Systems Thinking for Problem Solving


Have you ever found yourself driving a nail with a toothpick? Or tying down a tent on a windy day with masking tape? Or removing weeds from a vegetable garden with a backhoe? Those are each pretty ridiculous solutions to problems. In each case, the proper strategy has not been applied to real and meaningful problems. However, that’s what we often do when trying to solve problems in life and work.

Russell Ackoff, known for his work on systems thinking and management science, provided a very helpful, simple way to look at people, organizations, and problems. This approach is rooted in systems thinking, which is the discipline of looking at people, organizations, problems, other creatures, things…virtually anything in a holistic and integrative manner. The core principles in systems thinking are that all parts work together for a purpose, nothing exists in a vacuum, and that anything and everything interacts with its environment. (See my note at the bottom of the article for Ackoff’s definition of “system.”)

Ackoff said that there are essentially three types of systems: mechanical, organismic, and social.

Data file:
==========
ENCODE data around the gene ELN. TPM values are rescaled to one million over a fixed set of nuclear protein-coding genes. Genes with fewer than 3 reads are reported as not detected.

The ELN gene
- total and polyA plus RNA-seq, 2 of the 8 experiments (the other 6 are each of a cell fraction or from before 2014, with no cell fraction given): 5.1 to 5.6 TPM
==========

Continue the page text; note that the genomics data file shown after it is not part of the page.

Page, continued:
• Mechanical systems operate, normally, in a predictable fashion with regularity and according to laws of nature and physics. Examples include both simple and complex machines (a child’s wooden pull toy, or an automobile). Mechanical systems exercise no independent choice and have not purpose their own, nor do the parts on their own.
  • Organismic systems have at least one goal or purpose but their parts do not. The subparts do serve a function in supporting the purpose of the whole organismic system. A person is an example of an organismic system, as well as other plants and animals.
  • Social systems, which include organizations, communities, and societies, have their own purposes and at least some of the parts have their own purposes, and may also be parts of a larger social system with its own purpose.

When there is a problem with a machine, a mechanical system, the approach to fixing it is rather straightforward. The solution is simple or complex depending on the complexity of the machine. A broken, simple machine requires diagnosis and usually a simple solution. A broken, complex machine requires diagnosis and usually a relatively complex solution. (Compare fixing a bicycle to fixing a car.)